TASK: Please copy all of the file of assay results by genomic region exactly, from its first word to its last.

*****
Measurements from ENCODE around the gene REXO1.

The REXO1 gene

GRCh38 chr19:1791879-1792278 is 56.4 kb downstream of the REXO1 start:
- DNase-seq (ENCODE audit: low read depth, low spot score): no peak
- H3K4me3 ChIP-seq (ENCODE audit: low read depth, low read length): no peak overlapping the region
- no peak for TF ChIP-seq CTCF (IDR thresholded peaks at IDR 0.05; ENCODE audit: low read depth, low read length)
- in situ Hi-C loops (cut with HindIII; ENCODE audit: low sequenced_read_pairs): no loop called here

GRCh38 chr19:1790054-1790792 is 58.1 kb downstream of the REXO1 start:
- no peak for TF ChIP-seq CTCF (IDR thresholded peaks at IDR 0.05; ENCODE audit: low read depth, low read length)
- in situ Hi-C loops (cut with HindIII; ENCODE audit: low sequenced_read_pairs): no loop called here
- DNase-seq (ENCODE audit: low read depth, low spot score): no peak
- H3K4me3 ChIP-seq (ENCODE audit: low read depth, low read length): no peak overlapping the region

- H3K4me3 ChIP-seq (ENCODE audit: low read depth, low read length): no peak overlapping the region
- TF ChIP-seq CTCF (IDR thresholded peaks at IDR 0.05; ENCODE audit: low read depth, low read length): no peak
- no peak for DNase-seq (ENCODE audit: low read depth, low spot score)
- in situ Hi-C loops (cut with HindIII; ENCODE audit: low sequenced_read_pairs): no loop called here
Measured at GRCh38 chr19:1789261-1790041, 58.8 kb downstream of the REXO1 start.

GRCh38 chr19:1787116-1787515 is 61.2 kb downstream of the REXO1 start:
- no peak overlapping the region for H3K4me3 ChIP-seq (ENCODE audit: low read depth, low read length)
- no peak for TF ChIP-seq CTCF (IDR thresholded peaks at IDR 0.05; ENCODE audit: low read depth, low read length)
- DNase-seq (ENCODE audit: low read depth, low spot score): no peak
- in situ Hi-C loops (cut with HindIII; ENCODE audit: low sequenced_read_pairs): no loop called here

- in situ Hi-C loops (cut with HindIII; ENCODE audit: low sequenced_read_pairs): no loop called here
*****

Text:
Measurements from ENCODE around the gene REXO1.

The REXO1 gene

GRCh38 chr19:1791879-1792278 is 56.4 kb downstream of the REXO1 start:
- DNase-seq (ENCODE audit: low read depth, low spot score): no peak
- H3K4me3 ChIP-seq (ENCODE audit: low read depth, low read length): no peak overlapping the region
- no peak for TF ChIP-seq CTCF (IDR thresholded peaks at IDR 0.05; ENCODE audit: low read depth, low read length)
- in situ Hi-C loops (cut with HindIII; ENCODE audit: low sequenced_read_pairs): no loop called here

GRCh38 chr19:1790054-1790792 is 58.1 kb downstream of the REXO1 start:
- no peak for TF ChIP-seq CTCF (IDR thresholded peaks at IDR 0.05; ENCODE audit: low read depth, low read length)
- in situ Hi-C loops (cut with HindIII; ENCODE audit: low sequenced_read_pairs): no loop called here
- DNase-seq (ENCODE audit: low read depth, low spot score): no peak
- H3K4me3 ChIP-seq (ENCODE audit: low read depth, low read length): no peak overlapping the region

- H3K4me3 ChIP-seq (ENCODE audit: low read depth, low read length): no peak overlapping the region
- TF ChIP-seq CTCF (IDR thresholded peaks at IDR 0.05; ENCODE audit: low read depth, low read length): no peak
- no peak for DNase-seq (ENCODE audit: low read depth, low spot score)
- in situ Hi-C loops (cut with HindIII; ENCODE audit: low sequenced_read_pairs): no loop called here
Measured at GRCh38 chr19:1789261-1790041, 58.8 kb downstream of the REXO1 start.

GRCh38 chr19:1787116-1787515 is 61.2 kb downstream of the REXO1 start:
- no peak overlapping the region for H3K4me3 ChIP-seq (ENCODE audit: low read depth, low read length)
- no peak for TF ChIP-seq CTCF (IDR thresholded peaks at IDR 0.05; ENCODE audit: low read depth, low read length)
- DNase-seq (ENCODE audit: low read depth, low spot score): no peak
- in situ Hi-C loops (cut with HindIII; ENCODE audit: low sequenced_read_pairs): no loop called here

- in situ Hi-C loops (cut with HindIII; ENCODE audit: low sequenced_read_pairs): no loop called here